Colton to inspire, uplift in concert with Jessica

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Colton Dixton. ALLAN POLICARPIO

MANILA, Philippines—“Honestly, I have no idea how I got here. But I’m grateful nonetheless!” Colton Dixon candidly replied when asked if he had been personally handpicked by fellow “American Idol” finalist and Filipino-American singing sensation Jessica Sanchez to front her first solo concert at the Smart Araneta Coliseum on Valentine’s Day.

Collaborating with his “Idol” colleagues is always a pleasure, said Colton, who first visited the Philippines last year for the Manila leg of their world tour. “I love seeing what the others are up to. Jessica is doing very well here. I just saw her billboards—awesome! I’m proud of everyone,” he said at a recent media huddle.

While all eyes will undoubtedly be on Jessica on Thursday, the lanky and mohawked Tennessee native was determined to give local concertgoers an enjoyable night by giving them a dose of his brand of uplifting music that meshes pop-rock sensibilities with his Christian faith and beliefs.

Colton is expected to do a 30-minute set, and the 21-year-old singer wants to pack in as much material as he could from his debut album “A Messenger,” which is distributed by MCA Music here in the country. “Still, a lot of fans are clamoring for me to do songs I performed on ’Idol,’ so I’m also doing one,” he said.

His 11-track record contains hit singles “Never Gone” and “You Are,” which both did well in Christian music charts in the U.S., such as the iTunes Christian and Gospel Singles and Billboard’s Christian Digital Songs.

Although “A Messenger” was pretty much driven by worship and faith, Colton said he’s not strictly writing for a religious audience. “I don’t want to seclude anyone. I just write what’s in my heart. It’s not limited to any particular religion,” Colton said.

He continued: “I want to inspire—not get all preachy.”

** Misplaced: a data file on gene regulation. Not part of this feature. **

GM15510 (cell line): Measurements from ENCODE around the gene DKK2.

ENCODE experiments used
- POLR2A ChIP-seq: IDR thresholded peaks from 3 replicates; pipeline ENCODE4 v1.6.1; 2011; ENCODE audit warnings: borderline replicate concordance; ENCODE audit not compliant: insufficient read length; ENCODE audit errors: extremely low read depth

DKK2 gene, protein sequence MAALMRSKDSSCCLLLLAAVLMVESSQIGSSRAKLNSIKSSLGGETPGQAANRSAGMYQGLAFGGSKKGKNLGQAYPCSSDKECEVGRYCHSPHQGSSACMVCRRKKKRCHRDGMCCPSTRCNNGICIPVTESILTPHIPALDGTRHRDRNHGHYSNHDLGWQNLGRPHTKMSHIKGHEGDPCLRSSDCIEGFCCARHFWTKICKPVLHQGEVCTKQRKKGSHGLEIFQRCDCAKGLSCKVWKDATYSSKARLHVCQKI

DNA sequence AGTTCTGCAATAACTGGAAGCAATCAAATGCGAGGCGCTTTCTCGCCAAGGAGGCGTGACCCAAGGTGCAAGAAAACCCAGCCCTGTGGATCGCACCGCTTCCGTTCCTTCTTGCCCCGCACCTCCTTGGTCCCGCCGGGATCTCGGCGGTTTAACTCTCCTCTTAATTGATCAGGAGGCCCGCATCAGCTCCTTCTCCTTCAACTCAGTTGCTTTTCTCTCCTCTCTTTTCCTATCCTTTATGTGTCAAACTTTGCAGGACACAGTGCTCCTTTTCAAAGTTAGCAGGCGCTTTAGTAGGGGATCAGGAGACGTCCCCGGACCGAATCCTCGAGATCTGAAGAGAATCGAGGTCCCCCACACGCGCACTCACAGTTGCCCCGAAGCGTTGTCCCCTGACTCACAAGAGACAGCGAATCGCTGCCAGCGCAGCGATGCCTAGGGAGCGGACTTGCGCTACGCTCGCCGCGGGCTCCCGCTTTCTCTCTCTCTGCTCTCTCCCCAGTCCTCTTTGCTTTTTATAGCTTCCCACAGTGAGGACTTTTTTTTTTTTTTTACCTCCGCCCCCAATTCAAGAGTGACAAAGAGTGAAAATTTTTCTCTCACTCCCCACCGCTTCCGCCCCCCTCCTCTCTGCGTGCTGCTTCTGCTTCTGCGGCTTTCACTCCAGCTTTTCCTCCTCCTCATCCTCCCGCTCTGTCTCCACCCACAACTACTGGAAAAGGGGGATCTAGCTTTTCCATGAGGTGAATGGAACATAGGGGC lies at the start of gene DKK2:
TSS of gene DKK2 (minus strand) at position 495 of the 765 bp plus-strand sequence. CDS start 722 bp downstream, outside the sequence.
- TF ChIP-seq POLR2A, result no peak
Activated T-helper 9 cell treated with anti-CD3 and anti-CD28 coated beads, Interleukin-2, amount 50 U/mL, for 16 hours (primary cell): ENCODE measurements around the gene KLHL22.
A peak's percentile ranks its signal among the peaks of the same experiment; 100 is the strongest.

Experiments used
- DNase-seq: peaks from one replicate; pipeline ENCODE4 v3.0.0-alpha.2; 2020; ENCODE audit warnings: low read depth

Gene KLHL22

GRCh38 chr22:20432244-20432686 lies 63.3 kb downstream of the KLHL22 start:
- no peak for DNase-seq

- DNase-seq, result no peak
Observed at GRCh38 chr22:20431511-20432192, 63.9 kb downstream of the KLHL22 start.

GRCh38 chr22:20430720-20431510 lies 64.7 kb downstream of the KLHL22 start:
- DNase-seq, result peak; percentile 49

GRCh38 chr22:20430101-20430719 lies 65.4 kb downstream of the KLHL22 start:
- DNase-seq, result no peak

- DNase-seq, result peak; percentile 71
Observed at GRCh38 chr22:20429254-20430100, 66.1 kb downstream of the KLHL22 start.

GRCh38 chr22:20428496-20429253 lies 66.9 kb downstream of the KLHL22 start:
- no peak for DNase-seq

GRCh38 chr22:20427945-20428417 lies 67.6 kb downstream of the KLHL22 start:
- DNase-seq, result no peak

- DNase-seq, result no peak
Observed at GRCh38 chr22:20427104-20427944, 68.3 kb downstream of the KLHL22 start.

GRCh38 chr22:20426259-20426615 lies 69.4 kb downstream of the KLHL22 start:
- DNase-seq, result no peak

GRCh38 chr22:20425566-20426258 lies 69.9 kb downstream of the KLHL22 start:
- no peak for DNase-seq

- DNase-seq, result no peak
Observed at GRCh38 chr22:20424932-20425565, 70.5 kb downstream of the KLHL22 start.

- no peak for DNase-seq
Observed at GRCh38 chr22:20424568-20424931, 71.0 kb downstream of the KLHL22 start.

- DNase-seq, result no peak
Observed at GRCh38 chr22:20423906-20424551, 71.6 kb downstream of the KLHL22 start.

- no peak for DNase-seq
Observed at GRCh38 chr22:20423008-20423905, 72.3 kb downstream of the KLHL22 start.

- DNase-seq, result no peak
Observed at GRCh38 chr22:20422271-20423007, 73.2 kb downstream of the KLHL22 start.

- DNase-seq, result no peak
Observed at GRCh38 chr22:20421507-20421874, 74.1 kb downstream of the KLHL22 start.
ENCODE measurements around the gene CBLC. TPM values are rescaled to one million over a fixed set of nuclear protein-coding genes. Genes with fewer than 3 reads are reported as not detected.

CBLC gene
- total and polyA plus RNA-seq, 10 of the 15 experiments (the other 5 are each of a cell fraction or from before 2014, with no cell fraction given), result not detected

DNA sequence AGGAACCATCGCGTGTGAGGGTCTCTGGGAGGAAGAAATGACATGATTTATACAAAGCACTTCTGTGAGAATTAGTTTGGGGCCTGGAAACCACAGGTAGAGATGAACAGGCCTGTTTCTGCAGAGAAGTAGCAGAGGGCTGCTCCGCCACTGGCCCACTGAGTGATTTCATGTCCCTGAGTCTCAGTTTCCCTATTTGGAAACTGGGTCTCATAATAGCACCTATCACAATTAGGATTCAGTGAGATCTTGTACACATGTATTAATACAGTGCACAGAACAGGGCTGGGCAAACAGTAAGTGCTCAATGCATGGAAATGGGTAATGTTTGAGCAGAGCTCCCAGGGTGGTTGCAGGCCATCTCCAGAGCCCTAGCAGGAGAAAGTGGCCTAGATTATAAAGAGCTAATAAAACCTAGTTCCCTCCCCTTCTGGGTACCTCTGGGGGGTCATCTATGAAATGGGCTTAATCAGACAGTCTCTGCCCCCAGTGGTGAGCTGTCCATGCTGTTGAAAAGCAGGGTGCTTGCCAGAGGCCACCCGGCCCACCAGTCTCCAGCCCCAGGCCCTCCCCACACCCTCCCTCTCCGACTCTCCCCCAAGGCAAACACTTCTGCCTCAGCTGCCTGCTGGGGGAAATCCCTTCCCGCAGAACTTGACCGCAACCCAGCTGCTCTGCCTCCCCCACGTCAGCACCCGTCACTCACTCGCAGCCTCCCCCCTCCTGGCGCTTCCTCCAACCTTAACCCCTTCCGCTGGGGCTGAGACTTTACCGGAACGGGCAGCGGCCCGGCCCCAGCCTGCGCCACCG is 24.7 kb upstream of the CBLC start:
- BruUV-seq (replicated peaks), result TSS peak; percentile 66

His song “Rise,” for instance “clears one’s mind while going through a rough time.” “You Are,” meanwhile was written for his friend Jared Martin (who plays the guitar for him now), who contemplated committing suicide while battling with depression.

More than creating something ear-pleasing, Colton said he wants people to be encouraged and feel that they’re not alone when they hear his music. He’s all for songs that make listeners get out of bed in the morning with smiles on their faces.

“I just want to put out something positive. I hear so much music about all the wrong things. They might be great in terms of sound, but lyrically, for me, some of them strike a weird chord,” Colton explained.

Is there an effort on his part to strike a balance between what he wants and what the audience wants when it comes to writing music? “Like I’ve said, I don’t want to seclude anyone, so we try to make some of the songs more abstract and open to interpretation. But I’m not going to compromise who I am,” he said.

On a lighter note, Colton shared he wanted to bring her girlfriend over so that they could spend Valentine’s Day together. But unfortunately, it seems that the two will be having a date via Skype.

“I guess I’ll have to make her feel special through computer. That would be a challenge,” he said, laughing.

Colton said that he just recently found out that the Philippines has a huge Christian population. Asked if he would consider starting a career in the country, he said: “I didn’t actually know that there are a lot of Christians here. And it’s cool, awesome. I would love to be back as often as I can.”

Toward the end of the interview, Colton lifted up his left shirt sleeve to reveal a tattoo on of a tree with Jesus in the middle—a simple reminder of why he loves and continues to make music.

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